The following piece was written exclusively  for TribTalk.

week, U.S. District Judge Lee Yeakel is presiding over the lawsuit brought by Whole Woman’s Health and other abortion providers challenging the provision in House Bill 2 requiring abortion facilities in Texas to meet the safety standards of ambulatory surgical centers, or ASCs. It also raises an objection to a requirement that abortion doctors have nearby hospital admitting privileges and regulations on drug-induced abortions as they are applied to two abortion facilities — one in McAllen and one in El Paso.

If the state is successful in defending HB 2, and we believe it will be, the ASC requirement will go into effect on Sept. 1. A number of abortion facilities — estimated at three-quarters of those currently in operation — will choose not to comply or will be unable to comply and will cease performing abortions. Several new abortion-performing ASCs have already been announced. More may follow.

Though it is not our preference, the reality will be that after HB 2 goes fully into effect, abortion will remain readily available in Texas to the vast majority of women who might consider it. Including new centers in development, there will be at least nine large ASC abortion facilities in almost all of the major cities where abortion was available before HB 2 went into effect, including Austin, Dallas, Fort Worth, Houston and San Antonio.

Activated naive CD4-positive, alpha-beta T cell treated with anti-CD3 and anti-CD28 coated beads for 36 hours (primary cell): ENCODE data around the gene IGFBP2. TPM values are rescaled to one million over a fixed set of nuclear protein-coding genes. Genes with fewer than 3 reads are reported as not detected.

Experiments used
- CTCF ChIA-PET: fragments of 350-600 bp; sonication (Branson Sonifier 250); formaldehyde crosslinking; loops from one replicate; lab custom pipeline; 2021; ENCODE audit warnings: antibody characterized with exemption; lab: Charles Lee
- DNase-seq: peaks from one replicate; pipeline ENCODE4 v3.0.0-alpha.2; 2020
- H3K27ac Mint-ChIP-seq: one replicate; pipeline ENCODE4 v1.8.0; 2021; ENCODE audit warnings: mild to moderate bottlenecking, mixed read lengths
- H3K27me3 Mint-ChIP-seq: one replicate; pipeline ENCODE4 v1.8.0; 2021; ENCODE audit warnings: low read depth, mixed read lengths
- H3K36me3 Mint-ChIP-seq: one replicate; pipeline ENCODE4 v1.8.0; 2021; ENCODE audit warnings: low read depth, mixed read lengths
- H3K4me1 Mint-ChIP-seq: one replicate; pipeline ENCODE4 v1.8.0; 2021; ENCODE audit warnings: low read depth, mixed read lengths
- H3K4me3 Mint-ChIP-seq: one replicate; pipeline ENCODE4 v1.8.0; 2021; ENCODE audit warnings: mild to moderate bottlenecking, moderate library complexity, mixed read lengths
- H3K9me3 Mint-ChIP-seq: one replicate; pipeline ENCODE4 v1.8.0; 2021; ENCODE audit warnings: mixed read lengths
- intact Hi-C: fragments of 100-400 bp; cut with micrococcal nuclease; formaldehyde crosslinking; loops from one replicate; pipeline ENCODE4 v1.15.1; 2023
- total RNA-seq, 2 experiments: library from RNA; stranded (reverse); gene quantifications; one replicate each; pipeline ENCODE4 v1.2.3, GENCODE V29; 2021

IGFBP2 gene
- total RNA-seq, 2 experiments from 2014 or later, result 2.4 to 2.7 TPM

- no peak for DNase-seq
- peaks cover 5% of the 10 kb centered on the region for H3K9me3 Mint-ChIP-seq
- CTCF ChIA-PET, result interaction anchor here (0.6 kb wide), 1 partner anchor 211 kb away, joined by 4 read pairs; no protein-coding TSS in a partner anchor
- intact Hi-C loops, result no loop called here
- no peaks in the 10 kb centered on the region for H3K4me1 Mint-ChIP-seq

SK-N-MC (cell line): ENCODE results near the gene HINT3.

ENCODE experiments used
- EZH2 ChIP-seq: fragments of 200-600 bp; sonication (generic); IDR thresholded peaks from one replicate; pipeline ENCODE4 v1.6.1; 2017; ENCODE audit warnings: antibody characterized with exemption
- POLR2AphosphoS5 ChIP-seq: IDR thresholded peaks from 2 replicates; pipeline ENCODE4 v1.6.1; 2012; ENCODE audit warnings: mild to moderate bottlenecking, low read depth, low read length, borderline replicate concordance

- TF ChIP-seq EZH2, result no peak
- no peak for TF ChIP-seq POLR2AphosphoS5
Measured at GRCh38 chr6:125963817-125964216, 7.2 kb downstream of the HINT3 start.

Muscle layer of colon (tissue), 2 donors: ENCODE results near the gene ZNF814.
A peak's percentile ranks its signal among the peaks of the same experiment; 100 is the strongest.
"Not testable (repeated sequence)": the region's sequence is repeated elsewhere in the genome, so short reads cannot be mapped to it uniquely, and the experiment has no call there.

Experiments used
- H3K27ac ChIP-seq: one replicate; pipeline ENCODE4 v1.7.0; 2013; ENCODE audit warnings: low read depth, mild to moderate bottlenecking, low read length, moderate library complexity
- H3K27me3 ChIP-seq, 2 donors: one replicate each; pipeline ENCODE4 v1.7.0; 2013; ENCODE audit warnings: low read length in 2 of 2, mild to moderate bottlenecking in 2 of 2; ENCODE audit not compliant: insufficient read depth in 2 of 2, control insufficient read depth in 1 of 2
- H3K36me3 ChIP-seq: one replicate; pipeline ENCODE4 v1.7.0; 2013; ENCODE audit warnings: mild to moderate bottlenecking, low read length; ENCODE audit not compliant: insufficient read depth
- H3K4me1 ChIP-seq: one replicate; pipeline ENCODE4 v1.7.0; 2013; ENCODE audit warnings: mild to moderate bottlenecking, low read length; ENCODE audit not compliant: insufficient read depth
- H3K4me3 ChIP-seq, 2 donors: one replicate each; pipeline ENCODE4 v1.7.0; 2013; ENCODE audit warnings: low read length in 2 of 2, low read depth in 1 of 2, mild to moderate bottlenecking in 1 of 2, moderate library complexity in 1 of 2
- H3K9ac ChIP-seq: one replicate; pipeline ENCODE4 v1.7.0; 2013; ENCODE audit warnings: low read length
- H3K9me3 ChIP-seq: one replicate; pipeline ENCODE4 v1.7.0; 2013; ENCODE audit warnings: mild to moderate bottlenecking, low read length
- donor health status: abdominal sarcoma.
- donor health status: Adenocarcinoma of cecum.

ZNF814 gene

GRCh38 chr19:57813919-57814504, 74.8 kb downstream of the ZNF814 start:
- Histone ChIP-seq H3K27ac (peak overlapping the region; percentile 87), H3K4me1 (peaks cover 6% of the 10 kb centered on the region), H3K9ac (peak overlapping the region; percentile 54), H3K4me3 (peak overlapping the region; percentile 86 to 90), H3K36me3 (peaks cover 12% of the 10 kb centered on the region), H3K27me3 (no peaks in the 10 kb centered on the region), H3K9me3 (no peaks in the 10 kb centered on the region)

We believe that women who decide to have an abortion will receive a significantly improved standard of care because the smaller abortion facilities that do not meet the ASC safety requirements will close. That is the reason we and other pro-life organizations strongly support HB 2.

We also believe the 5th Circuit Court of Appeals will find HB 2 to be constitutional under this challenge, just as three female judges of the court did in March in Planned Parenthood v. Abbott, when they upheld the admitting privileges and drug-induced abortion regulations.

The U.S. Supreme Court does not allow Congress and state legislatures to ban most abortions. The end of legal abortion, performed tens of thousands of times each year in our state, is simply not in the foreseeable future. However, the Supreme Court does allow states to ensure that the abortions are performed in a manner that does not endanger the health and safety of women. Continue reading on TribTalk.

By: Joe Pojman

Executive Director

One Response to “Uphold Texas’ New Abortion Rules”

  1. Sherry Wright

    Actually Jo, our God is bigger then the Supreme Court and I am believing that abortions will end in the foreseeable future:) Ps. 94:6-10 says “the nations that kill their orphans will He not rebuke” we are being rebuked but we are also repenting and I know The Lord has heard our prayers. 🙂 let’s just keep the faith:)


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